The Connected Car and XMPP

I attended O’Reilly Solid 2014 in San Francisco and during my discussions was asked by a few automakers to submit overview of how XMPP and CYTIoT, Inc. can create a more secure, private and efficient platform for the tele/informatics systems in both their vehicles.

Disclaimer, I am not familiar with verbiage on the car industry so please excuse if I am not calling things by their correct name.

Ford was showing off its latest lab success which will allow a person to plug a dongle into the diagnostics port inside the car.  It reminds me of the AT&T Digital Life offering, which makes no sense to me either.   Basically in both cases they have a really cool app that allows the owner of the asset to know what is going on with it, which is fantastic if I am a mechanic or within range of my home to address the event I am being alarmed about (I do not mean turn off light, I mean water leak, gas leak etc.). What is needed is the event to be sent in real time to someone/thing that can take action.

The IoT is still in the visualization and database stage with people being awed by seeing things they have not been able to see before or being told that they will be able to know how their thing is running over a period of time.  Where IoT needs to get is to the actionable stage, where events that affect critical asset or life can be sent to applications or humans that can act upon them in real time and not have to wait for analytics on entire systems to be completed.

In the instance of the car, knowing that oil pressure is low or battery is drawing more power than it should means nothing to most people that drive cars.  The information is important to engineers and mechanics that can act upon the event, maybe action over the connected network can be taken to prevent the engine light from coming on, or immediate connection with a qualified mechanic to address the issue for $100.00 as opposed to $4000.00.  If automated proactive maintenance could happen on automobiles that are basically rolling computers now, how much energy savings would we realize?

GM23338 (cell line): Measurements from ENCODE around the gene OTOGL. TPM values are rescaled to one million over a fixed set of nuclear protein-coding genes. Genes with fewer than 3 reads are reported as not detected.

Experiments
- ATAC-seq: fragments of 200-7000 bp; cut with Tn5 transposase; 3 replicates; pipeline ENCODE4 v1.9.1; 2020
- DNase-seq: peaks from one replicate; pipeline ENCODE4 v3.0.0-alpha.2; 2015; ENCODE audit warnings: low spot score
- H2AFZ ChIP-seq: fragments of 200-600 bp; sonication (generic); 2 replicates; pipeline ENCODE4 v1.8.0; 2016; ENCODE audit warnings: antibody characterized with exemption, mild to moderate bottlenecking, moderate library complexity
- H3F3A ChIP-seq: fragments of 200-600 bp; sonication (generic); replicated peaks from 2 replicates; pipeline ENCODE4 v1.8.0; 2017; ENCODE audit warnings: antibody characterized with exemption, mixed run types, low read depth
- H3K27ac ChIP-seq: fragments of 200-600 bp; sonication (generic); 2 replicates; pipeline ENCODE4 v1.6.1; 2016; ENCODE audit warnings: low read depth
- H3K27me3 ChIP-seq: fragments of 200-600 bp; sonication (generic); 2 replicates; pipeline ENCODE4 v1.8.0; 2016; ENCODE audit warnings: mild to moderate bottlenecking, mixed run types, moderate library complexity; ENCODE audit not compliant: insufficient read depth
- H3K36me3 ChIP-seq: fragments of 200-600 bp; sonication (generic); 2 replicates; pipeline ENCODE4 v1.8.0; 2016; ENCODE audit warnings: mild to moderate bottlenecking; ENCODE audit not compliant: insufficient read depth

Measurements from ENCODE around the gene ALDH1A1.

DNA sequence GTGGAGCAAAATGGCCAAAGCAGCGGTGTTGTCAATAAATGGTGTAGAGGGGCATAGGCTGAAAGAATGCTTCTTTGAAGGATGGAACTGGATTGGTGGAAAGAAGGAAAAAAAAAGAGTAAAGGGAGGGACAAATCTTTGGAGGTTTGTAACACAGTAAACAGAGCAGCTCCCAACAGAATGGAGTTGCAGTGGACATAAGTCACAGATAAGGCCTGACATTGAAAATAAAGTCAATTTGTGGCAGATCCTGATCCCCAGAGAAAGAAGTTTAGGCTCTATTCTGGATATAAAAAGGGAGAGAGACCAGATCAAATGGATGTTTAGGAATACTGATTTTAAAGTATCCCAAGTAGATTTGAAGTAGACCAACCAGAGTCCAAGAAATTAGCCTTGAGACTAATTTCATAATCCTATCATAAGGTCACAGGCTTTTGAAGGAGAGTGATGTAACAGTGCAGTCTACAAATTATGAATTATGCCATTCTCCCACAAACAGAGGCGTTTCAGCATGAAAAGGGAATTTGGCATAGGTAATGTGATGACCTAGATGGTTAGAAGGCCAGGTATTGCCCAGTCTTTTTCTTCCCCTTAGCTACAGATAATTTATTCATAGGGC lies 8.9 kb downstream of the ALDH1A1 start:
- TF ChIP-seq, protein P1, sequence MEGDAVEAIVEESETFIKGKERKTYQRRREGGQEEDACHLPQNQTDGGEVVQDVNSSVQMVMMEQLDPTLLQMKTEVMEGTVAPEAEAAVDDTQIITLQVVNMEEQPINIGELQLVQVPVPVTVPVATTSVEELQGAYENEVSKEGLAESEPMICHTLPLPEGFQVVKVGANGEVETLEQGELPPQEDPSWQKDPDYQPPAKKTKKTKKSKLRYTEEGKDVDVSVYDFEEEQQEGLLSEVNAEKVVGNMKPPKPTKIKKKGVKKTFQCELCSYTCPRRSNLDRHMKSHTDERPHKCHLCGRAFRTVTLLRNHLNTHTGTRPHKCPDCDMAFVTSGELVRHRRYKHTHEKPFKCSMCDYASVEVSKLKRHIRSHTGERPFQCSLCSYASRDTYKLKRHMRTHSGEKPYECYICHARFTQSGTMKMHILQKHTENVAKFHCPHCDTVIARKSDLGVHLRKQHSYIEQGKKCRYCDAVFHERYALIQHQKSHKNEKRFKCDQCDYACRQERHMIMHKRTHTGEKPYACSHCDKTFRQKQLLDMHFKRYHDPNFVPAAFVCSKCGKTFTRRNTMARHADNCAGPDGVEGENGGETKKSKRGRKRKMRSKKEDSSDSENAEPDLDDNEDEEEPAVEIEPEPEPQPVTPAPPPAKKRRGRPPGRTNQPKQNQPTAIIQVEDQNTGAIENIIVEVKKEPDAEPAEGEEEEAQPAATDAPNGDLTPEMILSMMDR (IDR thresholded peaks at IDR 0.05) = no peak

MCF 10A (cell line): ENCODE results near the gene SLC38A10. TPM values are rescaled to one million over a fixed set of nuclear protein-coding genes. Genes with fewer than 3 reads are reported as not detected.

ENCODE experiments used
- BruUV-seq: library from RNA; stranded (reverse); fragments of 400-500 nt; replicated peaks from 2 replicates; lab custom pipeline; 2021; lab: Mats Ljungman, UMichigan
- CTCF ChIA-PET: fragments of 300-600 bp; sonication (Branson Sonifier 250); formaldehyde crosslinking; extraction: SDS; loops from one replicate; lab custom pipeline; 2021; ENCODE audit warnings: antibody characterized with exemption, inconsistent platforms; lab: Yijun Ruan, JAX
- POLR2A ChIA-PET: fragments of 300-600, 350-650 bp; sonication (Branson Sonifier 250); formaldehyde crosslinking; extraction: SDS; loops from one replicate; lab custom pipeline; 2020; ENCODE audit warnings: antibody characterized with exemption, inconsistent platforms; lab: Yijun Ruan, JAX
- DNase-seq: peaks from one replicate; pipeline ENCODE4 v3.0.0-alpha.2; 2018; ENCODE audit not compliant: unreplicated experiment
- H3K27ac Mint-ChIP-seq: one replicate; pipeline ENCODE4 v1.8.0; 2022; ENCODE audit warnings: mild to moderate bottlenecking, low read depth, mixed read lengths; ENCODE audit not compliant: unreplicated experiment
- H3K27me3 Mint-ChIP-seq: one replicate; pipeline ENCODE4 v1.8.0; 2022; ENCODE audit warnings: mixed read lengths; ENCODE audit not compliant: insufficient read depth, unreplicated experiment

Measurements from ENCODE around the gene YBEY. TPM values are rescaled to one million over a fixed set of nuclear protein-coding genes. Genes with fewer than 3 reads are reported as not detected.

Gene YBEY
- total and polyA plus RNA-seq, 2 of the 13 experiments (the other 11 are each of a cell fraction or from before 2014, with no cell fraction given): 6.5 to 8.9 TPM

Now the issue is getting the data to the proper source efficiently and securely, the last thing we need is hackers taking over vehicles and causing mayhem on the streets.  The current systems do the later, based on HTTP or protocols like MQTT which need external over blown security platforms that are unreliable and unsecured.  The big company solutions need too many resources to be efficient and are incredibly costly to implement and maintain, which they happen to also sell.

Let’s look at what can be done today by using a commercial XMPP platform.  A car can be connected with a secure channel bound connection (channel binding mitigates man in the middle attacks and compromise of data during layer 2 and 3 hacks and attacks).  XMPP enables event driven SOA 2.0, this allows a manufacturer to understand if a car is operating within normal operational state, there is no need to know this every second, send me a file every 5, 15, 60 minutes (your choice) stating the fact as well as the performance fluctuation inside the prescribed normal operational state (this will allow even better defined parameters).   A company can analyze that data and make changes in parameters and manufacturing with the data.